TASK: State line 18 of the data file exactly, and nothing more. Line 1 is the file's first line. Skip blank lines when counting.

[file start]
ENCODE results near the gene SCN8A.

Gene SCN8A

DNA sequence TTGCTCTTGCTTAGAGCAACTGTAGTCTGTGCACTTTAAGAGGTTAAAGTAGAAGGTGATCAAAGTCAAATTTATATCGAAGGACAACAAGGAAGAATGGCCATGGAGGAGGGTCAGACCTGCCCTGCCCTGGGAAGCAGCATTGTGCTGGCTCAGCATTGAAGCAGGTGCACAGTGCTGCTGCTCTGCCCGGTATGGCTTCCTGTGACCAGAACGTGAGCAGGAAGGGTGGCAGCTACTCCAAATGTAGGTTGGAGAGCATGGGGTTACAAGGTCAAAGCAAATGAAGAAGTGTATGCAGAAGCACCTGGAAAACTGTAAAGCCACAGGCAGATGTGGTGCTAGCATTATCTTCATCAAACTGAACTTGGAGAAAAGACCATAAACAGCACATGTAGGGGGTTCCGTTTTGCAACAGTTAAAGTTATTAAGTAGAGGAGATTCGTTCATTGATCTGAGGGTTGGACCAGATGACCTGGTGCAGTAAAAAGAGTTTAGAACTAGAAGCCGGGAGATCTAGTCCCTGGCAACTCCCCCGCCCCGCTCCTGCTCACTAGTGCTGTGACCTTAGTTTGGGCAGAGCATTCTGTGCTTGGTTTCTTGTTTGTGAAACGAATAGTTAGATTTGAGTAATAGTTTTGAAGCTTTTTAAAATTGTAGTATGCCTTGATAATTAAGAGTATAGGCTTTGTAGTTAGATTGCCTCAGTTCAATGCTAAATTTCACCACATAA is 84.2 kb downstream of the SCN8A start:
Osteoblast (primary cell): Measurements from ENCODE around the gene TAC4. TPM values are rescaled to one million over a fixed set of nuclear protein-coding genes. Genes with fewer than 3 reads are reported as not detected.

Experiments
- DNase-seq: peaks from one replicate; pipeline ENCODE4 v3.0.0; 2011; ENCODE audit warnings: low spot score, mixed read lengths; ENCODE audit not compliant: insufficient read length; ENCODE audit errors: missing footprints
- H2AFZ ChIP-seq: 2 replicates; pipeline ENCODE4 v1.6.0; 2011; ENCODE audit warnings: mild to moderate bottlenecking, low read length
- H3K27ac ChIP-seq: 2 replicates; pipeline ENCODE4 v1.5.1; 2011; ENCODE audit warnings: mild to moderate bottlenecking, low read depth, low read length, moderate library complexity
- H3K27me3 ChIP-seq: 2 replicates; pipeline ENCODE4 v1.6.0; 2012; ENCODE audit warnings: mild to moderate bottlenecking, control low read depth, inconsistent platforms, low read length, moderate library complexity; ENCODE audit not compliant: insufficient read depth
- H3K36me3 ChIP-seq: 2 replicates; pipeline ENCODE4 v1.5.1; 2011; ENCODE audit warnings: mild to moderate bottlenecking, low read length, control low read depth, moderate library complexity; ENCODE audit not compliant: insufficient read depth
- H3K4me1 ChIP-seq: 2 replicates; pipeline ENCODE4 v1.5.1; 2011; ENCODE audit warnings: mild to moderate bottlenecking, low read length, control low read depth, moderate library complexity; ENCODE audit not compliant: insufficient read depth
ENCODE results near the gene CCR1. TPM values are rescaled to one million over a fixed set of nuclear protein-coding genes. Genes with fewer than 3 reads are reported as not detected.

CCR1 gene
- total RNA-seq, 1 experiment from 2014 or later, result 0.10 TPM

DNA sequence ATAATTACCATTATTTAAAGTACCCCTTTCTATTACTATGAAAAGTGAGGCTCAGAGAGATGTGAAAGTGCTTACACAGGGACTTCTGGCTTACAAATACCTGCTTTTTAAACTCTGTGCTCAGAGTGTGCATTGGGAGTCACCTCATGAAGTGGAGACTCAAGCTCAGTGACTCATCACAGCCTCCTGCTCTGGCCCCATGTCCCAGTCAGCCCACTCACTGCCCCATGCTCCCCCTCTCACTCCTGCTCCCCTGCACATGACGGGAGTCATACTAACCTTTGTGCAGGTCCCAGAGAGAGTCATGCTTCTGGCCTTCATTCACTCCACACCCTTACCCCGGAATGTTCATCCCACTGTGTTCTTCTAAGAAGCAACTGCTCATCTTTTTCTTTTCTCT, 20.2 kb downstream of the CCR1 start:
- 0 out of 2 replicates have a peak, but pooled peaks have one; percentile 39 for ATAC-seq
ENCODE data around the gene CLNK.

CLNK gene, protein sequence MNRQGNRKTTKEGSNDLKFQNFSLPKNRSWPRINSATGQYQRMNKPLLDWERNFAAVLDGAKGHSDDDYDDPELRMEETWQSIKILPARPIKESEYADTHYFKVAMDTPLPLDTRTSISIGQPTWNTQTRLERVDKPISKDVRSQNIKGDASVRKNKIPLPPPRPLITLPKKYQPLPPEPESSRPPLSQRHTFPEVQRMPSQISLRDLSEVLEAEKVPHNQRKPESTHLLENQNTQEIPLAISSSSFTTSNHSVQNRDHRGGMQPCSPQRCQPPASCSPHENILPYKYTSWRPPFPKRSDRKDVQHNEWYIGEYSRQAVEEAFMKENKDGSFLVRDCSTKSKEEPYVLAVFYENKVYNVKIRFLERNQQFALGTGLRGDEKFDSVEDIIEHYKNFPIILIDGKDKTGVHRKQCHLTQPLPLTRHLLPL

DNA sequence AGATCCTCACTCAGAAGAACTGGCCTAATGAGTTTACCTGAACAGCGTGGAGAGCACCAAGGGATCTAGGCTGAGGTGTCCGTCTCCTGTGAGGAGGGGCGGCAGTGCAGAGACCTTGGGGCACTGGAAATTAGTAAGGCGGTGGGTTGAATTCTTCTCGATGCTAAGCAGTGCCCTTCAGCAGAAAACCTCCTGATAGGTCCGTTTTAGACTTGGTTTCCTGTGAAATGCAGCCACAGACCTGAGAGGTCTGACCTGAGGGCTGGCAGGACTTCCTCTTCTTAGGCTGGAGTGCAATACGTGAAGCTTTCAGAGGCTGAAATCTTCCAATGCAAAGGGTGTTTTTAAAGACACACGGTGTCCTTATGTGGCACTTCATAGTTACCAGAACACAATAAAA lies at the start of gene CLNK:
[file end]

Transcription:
CLNK gene, protein sequence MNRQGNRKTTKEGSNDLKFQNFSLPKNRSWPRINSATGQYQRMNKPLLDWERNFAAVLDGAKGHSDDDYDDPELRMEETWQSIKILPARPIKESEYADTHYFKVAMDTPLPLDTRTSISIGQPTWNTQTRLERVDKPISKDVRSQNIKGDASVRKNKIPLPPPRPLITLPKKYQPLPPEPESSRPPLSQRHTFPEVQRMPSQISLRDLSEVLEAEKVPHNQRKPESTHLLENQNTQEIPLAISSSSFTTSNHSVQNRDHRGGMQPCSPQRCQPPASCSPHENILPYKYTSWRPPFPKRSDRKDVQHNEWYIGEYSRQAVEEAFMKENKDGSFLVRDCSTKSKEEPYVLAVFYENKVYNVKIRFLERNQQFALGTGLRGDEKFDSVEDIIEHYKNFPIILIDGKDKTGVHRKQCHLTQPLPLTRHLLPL